General Motors is pledging to get even greener in the future, although it’s going to take 34 years to accomplish its goal.

Chairman and CEO Mary Barra says the plan is to generate or source all electrical power for its 350 operations in 59 countries with 100% renewable energy such as wind, solar and landfill gas by 2050.


The new goal, along with building electric vehicles and pursuing efficient manufacturing I part of GM’s overall approach to “strengthening its business, improving communities and addressing climate change. The company is also joining RE100, a global initiative by businesses committed to 100% renewable electricity.

“Establishing a 100 per cent renewable energy goal helps us better serve society by reducing environmental impact,” says chairman and CEO Mary Barra. “This pursuit of renewable energy benefits our customers and communities through cleaner air while strengthening our business through lower and more stable energy costs.”

In 2015, GM needed 9 terawatt hours of electricity to meet its worldwide power needs. Today, the company saves $5 million a year by using renewable energy.

The new commitment adds to GM’s previous goal to promote use of 125 megawatts of renewable energy by 2020. It’s expected to exceed the goal when two new wind projects come online later this year to help power four manufacturing operations.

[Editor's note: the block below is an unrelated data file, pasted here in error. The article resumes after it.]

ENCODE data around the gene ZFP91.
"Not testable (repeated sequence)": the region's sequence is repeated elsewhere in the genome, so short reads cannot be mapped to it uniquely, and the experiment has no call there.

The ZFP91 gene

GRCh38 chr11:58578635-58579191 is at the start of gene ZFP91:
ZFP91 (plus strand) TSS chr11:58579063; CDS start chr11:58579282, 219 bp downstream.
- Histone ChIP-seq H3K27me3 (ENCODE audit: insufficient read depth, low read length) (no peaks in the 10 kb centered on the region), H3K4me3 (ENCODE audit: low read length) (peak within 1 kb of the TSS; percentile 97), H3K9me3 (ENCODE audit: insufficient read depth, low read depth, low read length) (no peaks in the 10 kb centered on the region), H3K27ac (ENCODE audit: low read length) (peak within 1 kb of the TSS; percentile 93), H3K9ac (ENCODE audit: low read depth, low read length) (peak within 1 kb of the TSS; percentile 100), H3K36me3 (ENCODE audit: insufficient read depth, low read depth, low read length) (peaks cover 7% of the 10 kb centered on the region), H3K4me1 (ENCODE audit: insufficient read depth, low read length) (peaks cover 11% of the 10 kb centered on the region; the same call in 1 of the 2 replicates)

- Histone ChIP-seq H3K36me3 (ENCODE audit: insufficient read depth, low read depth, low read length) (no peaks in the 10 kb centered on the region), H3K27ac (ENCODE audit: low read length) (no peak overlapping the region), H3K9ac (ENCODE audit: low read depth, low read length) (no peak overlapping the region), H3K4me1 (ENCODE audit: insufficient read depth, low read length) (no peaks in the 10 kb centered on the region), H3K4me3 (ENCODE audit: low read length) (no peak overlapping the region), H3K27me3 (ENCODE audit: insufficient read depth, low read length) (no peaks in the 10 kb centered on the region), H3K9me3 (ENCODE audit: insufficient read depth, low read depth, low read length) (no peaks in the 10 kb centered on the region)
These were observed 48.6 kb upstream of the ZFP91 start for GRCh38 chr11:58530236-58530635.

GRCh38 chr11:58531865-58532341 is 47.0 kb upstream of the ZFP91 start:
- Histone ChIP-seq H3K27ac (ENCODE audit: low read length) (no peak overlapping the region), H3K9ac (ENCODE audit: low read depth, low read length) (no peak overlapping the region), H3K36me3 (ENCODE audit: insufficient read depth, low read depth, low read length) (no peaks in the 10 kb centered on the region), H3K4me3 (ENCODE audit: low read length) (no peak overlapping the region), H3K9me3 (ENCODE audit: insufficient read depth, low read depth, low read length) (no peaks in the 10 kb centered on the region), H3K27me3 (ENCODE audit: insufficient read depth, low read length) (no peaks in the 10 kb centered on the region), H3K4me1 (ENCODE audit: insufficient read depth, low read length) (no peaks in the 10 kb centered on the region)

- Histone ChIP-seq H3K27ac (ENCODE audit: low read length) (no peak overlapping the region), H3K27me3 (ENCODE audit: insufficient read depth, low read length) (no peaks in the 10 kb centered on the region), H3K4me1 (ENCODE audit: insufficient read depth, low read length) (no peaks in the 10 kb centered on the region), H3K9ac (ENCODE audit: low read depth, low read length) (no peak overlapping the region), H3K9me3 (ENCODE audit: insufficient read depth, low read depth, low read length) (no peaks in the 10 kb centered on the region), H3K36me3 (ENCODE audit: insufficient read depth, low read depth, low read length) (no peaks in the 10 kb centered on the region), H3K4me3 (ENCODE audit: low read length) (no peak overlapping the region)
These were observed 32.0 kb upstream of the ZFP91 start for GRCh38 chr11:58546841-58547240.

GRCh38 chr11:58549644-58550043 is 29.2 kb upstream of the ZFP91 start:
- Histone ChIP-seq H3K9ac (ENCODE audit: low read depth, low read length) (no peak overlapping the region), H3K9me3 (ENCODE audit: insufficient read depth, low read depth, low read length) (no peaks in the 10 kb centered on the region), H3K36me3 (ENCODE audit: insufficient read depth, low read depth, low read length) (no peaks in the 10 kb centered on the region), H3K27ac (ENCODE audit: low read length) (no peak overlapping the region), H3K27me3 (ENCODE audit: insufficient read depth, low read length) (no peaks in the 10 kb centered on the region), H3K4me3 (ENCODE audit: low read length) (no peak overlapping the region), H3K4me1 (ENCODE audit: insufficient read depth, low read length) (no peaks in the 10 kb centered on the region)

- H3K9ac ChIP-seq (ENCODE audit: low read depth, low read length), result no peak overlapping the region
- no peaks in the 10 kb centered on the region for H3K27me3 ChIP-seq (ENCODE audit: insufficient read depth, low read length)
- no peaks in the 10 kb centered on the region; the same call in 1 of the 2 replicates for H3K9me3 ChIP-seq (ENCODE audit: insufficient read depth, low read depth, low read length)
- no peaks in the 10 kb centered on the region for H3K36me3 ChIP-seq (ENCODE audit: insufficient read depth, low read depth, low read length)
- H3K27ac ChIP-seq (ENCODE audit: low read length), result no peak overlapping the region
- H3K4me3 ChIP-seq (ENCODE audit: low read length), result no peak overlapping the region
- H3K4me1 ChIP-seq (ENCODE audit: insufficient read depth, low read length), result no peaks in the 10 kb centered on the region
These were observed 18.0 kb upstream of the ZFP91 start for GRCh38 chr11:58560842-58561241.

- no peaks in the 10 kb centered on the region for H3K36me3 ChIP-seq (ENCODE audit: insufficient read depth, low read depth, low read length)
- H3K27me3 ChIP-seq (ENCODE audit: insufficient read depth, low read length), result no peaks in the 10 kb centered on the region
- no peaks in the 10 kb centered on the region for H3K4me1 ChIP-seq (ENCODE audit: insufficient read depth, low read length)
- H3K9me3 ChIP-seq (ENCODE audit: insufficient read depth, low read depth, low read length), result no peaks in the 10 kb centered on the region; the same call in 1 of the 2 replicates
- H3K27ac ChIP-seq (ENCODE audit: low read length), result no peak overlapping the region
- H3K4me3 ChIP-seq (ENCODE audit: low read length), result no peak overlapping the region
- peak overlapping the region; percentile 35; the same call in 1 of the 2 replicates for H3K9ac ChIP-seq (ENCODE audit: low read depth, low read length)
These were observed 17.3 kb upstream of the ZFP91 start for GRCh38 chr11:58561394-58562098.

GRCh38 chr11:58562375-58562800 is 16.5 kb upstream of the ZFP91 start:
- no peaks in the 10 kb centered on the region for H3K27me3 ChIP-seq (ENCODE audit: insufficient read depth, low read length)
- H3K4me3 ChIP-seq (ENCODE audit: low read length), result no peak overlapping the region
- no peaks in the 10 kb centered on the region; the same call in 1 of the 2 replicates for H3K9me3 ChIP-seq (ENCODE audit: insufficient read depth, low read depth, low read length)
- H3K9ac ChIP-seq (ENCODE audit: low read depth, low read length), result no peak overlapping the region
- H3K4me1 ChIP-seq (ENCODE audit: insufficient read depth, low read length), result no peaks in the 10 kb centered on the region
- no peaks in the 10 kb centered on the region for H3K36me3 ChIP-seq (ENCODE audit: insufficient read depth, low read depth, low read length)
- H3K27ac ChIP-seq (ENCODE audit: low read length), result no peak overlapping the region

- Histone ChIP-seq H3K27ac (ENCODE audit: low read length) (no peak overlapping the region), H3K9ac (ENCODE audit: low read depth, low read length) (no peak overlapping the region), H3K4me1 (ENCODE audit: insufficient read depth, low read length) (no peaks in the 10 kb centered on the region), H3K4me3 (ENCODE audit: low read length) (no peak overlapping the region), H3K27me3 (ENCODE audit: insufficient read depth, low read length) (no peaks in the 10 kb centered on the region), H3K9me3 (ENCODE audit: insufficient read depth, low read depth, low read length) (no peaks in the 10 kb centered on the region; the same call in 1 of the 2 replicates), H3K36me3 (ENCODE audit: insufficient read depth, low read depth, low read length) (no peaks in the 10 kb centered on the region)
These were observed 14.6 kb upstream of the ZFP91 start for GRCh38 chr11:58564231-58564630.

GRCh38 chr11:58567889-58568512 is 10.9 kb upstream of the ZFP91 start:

Currently (no pun intended) the company has 22 facilities with solar arrays, three sites using landfill gas and four that will soon benefit from wind.

About The Author

Harry Pegg

Harry has been writing about cars and the people who make them for more than 20 years and in that time, he’s driven more than $55 million worth of vehicles. Harry has seen them all, good and bad, and he has seen a lot of the world through a windshield. He’s driven on roads in every province and territory in Canada and every state in the U.S. except Rhode Island and Louisiana. He has also driven in Mexico, France, Italy, Germany and Japan and attended every major (and a few minor) auto shows in North America, plus Frankfurt, Paris and Tokyo. A wily veteran of automotive journalism, he has shivered in the cold of the Arctic Circle, basked on a beach in Hawaii and driven on some of North America’s premiere race tracks. Does Harry have the ideal job? You be the judge.

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